by Nicole Rumsey, dietitian at Thrive Wellness Centre
In part 1, we looked at prebiotics and how they fuel the gut cells and microorganisms in our intestine – by breaking down into short chain fatty acids which act as an energy source. In part 2, we will look at the role of probiotics and what effect they have on our gut microbiome.
What does gut health mean and why is it important?
To recap: Firstly – gut flora, intestinal flora, gut microbiota, microbiome, bacteria – they are words used to describe the microbial cells in our intestine. Our intestine is home to a lot of gut flora – more than a trillion. There is believed to be more than 500 different species in the gut. The main and most common type is bacteria – but again, there are different types of bacteria in the gut.
Some of the roles of these microbiota are essential to our human function – synthesis (making) of vitamin K and some amino acids, fermentation of undigested dietary fibre and protection against pathogens (foreign viruses and bacteria).
Our intestine naturally contains good and bad bacteria, and our body works to maintain homeostasis, or balance. The current research is looking at various situations when this balance may be affected – obesity, some types of cancer, use of antibiotics, digestive disorders, to name a few. We can’t necessarily change the bad bacteria in our gut – antibiotics, for example, target all bacteria whether good or bad – but we can promote and increase the numbers of good bacteria to assist in restoring gut homeostasis.
What are probiotics?
Probiotics are living microorganisms outside of our body, that when consumed, promote the growth of beneficial bacteria in our body. Most people think of them as ‘good’ bacteria for our gut, but they also inhabit our mouth, skin and lungs. There are a huge number of different types, the most known groups being Lactobacillus and Bifidobacterium – within those groups there are also more specific names like acidophilus. When our intestine becomes dominated by ‘bad’ bacteria, as mentioned earlier, it can lead to symptoms including irritable bowel syndrome, diarrhoea or constipation. By increasing the amount of ‘good’ bacteria in our gut and increasing our probiotic intake, we can help restore the balance. There is also research being conducted into links between probiotics and food allergies, cholesterol and our immune system.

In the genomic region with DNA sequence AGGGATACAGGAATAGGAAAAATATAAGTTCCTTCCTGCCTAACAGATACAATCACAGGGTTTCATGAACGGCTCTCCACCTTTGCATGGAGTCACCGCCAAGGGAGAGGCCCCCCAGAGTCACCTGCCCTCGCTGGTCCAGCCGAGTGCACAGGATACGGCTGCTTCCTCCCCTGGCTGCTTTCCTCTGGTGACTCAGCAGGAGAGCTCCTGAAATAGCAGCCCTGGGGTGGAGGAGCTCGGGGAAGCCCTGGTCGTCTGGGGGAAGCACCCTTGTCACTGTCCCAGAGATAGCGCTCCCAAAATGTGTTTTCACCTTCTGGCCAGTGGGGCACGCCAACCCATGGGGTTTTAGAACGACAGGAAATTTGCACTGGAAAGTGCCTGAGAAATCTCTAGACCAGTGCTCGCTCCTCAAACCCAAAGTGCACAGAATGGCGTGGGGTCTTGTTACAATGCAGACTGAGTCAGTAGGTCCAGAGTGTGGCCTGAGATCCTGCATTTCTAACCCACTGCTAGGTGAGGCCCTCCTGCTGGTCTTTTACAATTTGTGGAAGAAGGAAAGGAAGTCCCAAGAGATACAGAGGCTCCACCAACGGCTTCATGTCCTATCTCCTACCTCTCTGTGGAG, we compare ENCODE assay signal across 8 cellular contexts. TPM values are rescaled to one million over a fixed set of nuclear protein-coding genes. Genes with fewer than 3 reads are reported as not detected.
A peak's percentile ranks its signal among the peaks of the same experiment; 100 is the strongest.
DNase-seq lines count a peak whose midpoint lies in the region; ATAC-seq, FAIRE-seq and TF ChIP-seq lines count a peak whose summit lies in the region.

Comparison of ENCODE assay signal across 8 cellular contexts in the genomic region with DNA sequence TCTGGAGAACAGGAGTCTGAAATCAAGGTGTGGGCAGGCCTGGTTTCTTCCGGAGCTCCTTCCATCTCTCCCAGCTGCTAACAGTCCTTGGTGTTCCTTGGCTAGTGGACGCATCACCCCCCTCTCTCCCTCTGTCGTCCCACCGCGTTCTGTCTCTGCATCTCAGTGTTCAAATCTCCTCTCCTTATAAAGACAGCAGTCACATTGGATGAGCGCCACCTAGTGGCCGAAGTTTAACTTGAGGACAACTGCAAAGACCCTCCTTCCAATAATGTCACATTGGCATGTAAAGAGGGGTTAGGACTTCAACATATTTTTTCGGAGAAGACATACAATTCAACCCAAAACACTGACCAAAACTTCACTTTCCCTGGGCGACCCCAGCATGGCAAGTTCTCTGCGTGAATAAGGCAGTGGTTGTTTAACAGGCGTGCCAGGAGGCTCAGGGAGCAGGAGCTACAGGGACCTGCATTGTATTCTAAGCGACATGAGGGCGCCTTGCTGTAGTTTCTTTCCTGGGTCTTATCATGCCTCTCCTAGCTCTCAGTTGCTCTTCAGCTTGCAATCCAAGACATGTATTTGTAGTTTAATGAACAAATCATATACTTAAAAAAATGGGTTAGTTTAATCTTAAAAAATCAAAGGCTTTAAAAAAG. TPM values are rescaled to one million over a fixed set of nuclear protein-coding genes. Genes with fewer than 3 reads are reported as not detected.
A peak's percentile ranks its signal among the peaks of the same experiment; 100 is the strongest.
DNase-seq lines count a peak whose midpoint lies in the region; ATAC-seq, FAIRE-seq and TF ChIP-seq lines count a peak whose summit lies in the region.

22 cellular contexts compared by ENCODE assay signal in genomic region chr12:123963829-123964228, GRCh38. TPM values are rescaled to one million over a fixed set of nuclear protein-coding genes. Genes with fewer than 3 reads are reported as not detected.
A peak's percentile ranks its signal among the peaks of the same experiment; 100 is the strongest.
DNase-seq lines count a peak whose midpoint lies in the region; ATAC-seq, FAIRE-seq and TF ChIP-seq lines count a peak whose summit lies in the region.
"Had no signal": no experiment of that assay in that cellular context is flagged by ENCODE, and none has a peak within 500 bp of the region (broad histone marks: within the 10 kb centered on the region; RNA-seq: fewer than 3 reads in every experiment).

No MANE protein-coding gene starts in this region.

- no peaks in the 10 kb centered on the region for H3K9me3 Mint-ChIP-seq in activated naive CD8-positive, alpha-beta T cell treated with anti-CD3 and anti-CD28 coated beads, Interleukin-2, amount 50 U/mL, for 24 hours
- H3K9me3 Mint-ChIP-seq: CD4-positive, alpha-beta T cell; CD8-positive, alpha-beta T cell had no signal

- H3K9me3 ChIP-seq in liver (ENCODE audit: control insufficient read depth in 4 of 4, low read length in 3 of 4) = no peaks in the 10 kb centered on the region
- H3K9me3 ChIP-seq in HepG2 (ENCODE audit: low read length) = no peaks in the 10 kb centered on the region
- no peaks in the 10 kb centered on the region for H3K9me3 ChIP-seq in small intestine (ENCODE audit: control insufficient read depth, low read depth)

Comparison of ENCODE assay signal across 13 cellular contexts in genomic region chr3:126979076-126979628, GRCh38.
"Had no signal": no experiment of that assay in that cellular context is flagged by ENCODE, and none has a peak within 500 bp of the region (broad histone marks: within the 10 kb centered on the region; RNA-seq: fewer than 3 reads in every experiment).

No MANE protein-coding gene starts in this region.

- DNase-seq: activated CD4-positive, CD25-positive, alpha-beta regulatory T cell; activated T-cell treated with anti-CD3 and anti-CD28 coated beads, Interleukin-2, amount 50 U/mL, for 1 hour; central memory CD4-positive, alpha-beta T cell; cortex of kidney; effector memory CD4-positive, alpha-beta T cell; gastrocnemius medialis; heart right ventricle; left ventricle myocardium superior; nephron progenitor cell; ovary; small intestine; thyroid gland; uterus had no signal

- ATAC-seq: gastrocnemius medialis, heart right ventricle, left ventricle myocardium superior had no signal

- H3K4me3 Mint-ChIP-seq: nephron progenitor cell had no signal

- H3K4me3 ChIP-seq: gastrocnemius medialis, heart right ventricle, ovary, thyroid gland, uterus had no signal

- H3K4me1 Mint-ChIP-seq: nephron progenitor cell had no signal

What foods contain probiotics?
The food most commonly associated with probiotics is yoghurt. While this is true, there are also other great food sources of probiotics:
- yoghurt (containing live cultures)
- kombucha (fermented black or green tea)
- kefir (fermented milk)
- sauerkraut (fermented cabbage)
- tempeh (fermented soybean)
- kimchi (spicy pickled cabbage)
- miso (paste made from fermented soybeans & barley or rice malt)
- pickled gherkins
- sourdough bread
Nicole Rumsey is a Dietitian here at Thrive Wellness Centre. Click here to book an appointment with her.
All of our friendly practitioners work evenings and/or weekends to assist making and attending appointments that little bit easier for you. For any queries, please contact our office on (08) 9478 3869.